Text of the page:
There appears to be no conflict in the evidence. D.A. Mitchell testified that decedent, who was his neighbor, called the witness to decedent's home on March 10, 1940, and stated to the witness that he, the decedent, wanted the witness to act as a witness to decedent's will; that decedent then produced in the presence of the witness the two pieces of paper above referred to and stated to the witness (quoting from the bill of exceptions) “that the documents were his will, and in the presence of the witness the decedent affixed his signature to the document written in ink; that the decedent, after affixing his signature as aforesaid, then gave both documents to the witness who thereupon read both of the said documents, that is to say, the document above set forth written in ink and the document above set forth written in pencil, and at the request of the decedent, and in the presence of the decedent, the witness affixed his signature to the document written in ink, immediately below the signature of the decedent”. Walter Fore testified that he also was called by decedent to act as a witness to the will, that he arrived just as Mr. Mitchell was leaving; that decedent presented to the witness “the two documents above set forth, the document written in ink and the document written in pencil, and stated to said Walter Fore that the said documents were the will of decedent and requested said Walter Fore to act as a witness thereto; that at said time the signature of said Hans P. Swendsen had already been affixed, out of the presence of the witness, to the said document written in ink as the same appears thereon”. Mrs. Earnest testified that while decedent was in the hospital he gave to her on March 17, 1940, an envelope on which her name was written in decedent's handwriting; that decedent then stated to the witness that the contents of the envelope were for her and that he was giving her everything. The envelope contained the two pieces of paper which Mrs. Earnest now claims constitutes the will of decedent.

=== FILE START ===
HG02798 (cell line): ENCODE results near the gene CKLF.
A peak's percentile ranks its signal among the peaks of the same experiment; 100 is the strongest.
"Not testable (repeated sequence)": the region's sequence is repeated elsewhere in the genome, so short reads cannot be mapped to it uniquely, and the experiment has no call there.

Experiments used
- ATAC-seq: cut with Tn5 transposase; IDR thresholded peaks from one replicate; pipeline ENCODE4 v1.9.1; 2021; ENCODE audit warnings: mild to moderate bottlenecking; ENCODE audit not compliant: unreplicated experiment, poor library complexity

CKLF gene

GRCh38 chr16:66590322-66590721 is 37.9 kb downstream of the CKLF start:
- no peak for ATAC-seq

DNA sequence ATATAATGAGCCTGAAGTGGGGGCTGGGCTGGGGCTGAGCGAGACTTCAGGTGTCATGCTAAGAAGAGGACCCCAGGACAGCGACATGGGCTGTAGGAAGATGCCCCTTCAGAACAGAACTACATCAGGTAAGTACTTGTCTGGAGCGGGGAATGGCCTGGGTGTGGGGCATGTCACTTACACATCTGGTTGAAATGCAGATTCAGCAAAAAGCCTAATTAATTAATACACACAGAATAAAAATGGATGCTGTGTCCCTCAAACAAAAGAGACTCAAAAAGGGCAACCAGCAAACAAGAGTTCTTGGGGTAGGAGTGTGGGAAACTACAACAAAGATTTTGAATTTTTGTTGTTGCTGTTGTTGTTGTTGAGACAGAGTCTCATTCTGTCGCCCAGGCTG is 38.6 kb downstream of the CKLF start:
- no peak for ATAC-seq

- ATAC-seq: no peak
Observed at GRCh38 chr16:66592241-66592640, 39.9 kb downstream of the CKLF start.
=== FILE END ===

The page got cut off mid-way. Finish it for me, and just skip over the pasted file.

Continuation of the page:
Respondent contends that the paper which bears the signature of decedent alone constitutes the will and that since the other paper is not incorporated by reference it must be considered as an extrinsic document and not as part of the will.